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SEPTIC SYSTEM INSPECT DIAGNOSE REPAIR
SEPTIC CARE INSTRUCTIONS
SEPTIC D-BOX INSPECTION
SEPTIC DRAINFIELD FAILURE DIAGNOSIS
SEPTIC DYE TEST PROCEDURE
SEPTIC FAILURE SIGNS
SEPTIC INSPECTION & TEST GUIDE
SEPTIC LIFE EXPECTANCY
SEPTIC SUPPLIES & PARTS
SEPTIC SYSTEM DESIGN ALTERNATIVES
SEPTIC SYSTEM DESIGN BASICS
SEPTIC SYSTEMS, HOME BUYERS GUIDE to
SEPTIC SYSTEM SAFETY WARNINGS
SEPTIC TREATMENTS & CHEMICALS
SEWAGE BACKUP PREVENTION
SEWAGE EJECTOR / GRINDER PUMPS
SEWER GAS ODORS
SEWER LINE REPLACEMENT
SINKHOLES, WARNING SIGNS
SOAKAWAY BED FAILURE DIAGNOSIS
SULPHUR & SEWER GAS SMELL SOURCES
TOILETS, INSPECT, INSTALL, REPAIR
TRAPS on PLUMBING FIXTURES
TREATMENTS & CHEMICALS, SEPTIC
VIDEO GUIDES: Septic Videos
WASHING MACHINES & SEPTIC SYSTEMS
WATER SOFTENERS & CONDITIONERS
WATER SUPPLY & DRAIN PIPING
WASTEWATER TREATMENT BASICS
WATER, WELLS, WATER TANKS: TESTING GUIDE
WINTERIZE A BUILDING
Private wetlands septic systems: this document discusses use of private wetlands for residential onsite wastewater treatment. Wetlands used in this manner are natural systems for polishing or recycling septic effluent include public and private wetlands, greenhouses, and other systems. The photograph at above left shows a constructed wetlands in San Miguel de Allende, Guanajuato Mexico. This wetlands forms a portions of a wetlands ecosystem which treats septic effluent from a local community and provides fresh water to botanical gardens.
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Wetland Septic Systems or "natural" septic systems use a constructed wetlands area (or a greenhouse) to treat septic effluent. These systems are more common in Louisiana, Mississippi, Tennessee, South Dakota, and Florida where both municipal wetland septic designs and private homeowner wetland septic system designs are in use.
"Wetlands" may include both visible water such as open ponds, and underground water located in constructed beds which are covered with soil. Typically these systems are used as a final "polishing" step to treat effluent which has been processed in an aerobic treatment unit (ATU) or effluent which has been processed by a media filtration unit.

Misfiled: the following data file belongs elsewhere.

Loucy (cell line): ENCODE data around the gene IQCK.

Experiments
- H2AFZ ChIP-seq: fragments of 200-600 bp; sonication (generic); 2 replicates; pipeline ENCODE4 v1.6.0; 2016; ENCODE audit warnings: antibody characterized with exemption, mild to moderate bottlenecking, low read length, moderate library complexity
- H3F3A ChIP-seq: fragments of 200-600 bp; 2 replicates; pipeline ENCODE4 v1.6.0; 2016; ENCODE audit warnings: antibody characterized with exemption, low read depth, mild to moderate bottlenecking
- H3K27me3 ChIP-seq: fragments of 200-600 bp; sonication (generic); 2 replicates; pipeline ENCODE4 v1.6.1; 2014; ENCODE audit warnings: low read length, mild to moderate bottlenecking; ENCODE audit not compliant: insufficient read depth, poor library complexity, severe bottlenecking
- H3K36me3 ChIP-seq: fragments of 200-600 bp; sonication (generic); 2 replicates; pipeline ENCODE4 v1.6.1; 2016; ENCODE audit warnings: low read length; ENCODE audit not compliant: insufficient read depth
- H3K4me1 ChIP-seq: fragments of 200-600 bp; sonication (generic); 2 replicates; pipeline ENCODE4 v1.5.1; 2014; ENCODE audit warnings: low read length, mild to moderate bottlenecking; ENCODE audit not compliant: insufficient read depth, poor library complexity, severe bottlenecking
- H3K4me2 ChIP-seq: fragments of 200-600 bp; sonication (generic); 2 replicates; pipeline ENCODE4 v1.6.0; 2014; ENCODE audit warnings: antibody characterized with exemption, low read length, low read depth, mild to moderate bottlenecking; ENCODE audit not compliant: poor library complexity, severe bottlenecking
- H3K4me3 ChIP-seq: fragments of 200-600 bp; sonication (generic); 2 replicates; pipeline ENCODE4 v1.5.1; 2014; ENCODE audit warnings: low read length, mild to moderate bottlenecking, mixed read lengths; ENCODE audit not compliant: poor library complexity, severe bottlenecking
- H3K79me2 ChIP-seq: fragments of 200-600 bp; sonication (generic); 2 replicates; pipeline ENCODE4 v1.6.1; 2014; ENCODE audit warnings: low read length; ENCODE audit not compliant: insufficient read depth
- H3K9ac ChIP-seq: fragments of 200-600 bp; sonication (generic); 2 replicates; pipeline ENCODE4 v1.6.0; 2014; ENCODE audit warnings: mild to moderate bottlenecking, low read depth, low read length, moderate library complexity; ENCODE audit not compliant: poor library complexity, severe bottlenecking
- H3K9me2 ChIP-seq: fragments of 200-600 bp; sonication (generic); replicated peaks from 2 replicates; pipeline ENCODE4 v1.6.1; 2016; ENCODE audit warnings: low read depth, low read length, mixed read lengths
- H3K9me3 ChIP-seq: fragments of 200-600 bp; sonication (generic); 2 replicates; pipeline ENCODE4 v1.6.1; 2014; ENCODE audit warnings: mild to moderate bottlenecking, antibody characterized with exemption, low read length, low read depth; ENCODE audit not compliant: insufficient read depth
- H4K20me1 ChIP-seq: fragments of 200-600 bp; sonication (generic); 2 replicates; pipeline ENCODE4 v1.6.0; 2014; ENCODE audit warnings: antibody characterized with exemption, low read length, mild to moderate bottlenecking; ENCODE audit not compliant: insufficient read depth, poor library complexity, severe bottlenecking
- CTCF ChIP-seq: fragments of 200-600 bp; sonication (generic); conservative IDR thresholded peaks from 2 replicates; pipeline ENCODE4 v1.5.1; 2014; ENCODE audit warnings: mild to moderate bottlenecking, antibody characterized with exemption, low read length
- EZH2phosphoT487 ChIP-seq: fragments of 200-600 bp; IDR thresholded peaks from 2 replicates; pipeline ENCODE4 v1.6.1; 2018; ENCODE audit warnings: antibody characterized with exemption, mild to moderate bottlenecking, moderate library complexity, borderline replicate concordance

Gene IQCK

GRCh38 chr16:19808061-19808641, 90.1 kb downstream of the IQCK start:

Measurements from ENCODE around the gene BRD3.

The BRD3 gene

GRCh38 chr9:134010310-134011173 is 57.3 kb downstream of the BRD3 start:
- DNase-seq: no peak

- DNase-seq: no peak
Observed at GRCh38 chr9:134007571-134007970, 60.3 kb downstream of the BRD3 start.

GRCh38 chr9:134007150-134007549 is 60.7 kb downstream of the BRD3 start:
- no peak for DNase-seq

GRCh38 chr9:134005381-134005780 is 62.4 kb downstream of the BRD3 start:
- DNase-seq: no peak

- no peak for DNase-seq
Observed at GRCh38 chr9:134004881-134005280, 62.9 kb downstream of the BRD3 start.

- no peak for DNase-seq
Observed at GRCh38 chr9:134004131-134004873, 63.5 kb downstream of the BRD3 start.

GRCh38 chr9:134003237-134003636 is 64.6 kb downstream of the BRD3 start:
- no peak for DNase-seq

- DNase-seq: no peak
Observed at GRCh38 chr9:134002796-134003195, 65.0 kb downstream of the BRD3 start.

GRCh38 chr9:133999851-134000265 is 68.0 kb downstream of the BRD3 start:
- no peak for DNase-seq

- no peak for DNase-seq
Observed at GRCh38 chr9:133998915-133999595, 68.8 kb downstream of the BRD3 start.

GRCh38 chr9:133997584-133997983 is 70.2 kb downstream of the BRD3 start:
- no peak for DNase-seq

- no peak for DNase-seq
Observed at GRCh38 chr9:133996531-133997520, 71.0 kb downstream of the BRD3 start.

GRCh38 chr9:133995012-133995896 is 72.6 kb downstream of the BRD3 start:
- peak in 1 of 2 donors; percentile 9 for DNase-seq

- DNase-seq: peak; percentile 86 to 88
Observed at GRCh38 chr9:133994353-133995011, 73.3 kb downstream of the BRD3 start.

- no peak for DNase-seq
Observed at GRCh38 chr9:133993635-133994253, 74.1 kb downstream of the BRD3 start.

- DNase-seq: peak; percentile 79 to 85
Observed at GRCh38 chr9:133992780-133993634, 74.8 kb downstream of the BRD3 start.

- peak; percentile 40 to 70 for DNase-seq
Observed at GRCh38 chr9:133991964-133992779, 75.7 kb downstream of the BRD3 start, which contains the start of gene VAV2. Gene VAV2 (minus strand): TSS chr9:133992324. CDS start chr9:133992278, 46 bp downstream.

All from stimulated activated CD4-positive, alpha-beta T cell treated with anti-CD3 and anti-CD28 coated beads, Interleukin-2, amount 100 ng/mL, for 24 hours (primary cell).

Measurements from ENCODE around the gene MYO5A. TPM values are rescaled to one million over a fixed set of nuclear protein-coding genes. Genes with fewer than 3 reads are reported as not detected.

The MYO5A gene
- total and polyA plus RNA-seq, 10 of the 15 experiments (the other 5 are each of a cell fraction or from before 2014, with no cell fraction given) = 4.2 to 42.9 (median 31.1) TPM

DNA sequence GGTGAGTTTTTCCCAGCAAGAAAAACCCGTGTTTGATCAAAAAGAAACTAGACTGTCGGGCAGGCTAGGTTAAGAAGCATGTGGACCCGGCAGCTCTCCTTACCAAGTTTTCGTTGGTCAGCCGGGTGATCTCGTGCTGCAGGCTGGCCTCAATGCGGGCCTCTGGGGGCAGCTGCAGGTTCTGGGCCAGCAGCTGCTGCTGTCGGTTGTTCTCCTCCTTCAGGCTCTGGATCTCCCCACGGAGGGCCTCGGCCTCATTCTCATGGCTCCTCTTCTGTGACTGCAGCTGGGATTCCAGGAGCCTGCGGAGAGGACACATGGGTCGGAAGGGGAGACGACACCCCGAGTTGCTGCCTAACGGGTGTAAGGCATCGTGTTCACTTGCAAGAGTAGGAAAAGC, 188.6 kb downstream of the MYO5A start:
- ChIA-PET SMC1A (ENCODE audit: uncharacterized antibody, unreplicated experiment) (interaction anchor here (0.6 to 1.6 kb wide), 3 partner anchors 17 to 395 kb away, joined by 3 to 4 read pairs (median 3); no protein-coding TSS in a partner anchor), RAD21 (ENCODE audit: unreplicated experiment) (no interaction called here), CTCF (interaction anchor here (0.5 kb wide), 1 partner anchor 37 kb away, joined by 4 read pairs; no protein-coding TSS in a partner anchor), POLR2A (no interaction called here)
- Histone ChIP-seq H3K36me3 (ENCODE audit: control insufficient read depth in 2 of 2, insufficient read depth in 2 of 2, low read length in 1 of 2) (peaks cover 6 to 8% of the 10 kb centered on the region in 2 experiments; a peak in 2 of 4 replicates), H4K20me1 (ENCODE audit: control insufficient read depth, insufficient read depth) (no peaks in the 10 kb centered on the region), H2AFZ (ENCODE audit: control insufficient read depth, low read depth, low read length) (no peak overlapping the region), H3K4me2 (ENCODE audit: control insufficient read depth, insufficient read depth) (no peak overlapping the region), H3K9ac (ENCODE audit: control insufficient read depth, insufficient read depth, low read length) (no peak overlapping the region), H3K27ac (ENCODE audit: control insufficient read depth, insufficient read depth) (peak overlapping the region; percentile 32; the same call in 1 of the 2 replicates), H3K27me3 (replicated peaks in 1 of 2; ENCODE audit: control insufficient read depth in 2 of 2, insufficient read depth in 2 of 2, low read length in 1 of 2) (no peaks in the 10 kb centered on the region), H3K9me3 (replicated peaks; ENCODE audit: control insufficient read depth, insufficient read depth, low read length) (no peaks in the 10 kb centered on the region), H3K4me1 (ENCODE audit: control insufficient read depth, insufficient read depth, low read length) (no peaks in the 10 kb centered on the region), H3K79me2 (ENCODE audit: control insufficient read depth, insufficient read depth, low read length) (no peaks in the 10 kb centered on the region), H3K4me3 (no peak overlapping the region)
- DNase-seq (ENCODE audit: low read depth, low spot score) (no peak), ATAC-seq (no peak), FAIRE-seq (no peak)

Wetlands septic effluent disposal systems usually require a large area and are not easily adjusted to accommodate variations in the level of system usage, such as a sudden increase in the occupancy of the site. However these systems also use less electricity or other energy source than pumping, dosing, and similar effluent handlers.
A more sophisticated (and costly) alternative to an open wetlands for treatment of effluent is the use of a greenhouse system which encloses the wetland treatment facility and provides a more controlled environment.
A greenhouse septic effluent system discharges effluent into the atmosphere in the form of humidity, similar to evaporation systems. Jantrania (op.cit.) describes greenhouse systems which use UV light for final disinfection of effluent which is then recycled to flush toilets.
At Technical Reviewers & References below we provide a bibliography of references and information sources about the design, performance, & maintenance of wetland septic systems.
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Technical Reviewers & References
Related Topics, found near the top of this page suggest articles closely related to this one.
Design Manuals for Septic Systems
Onsite Wastewater Disposal Books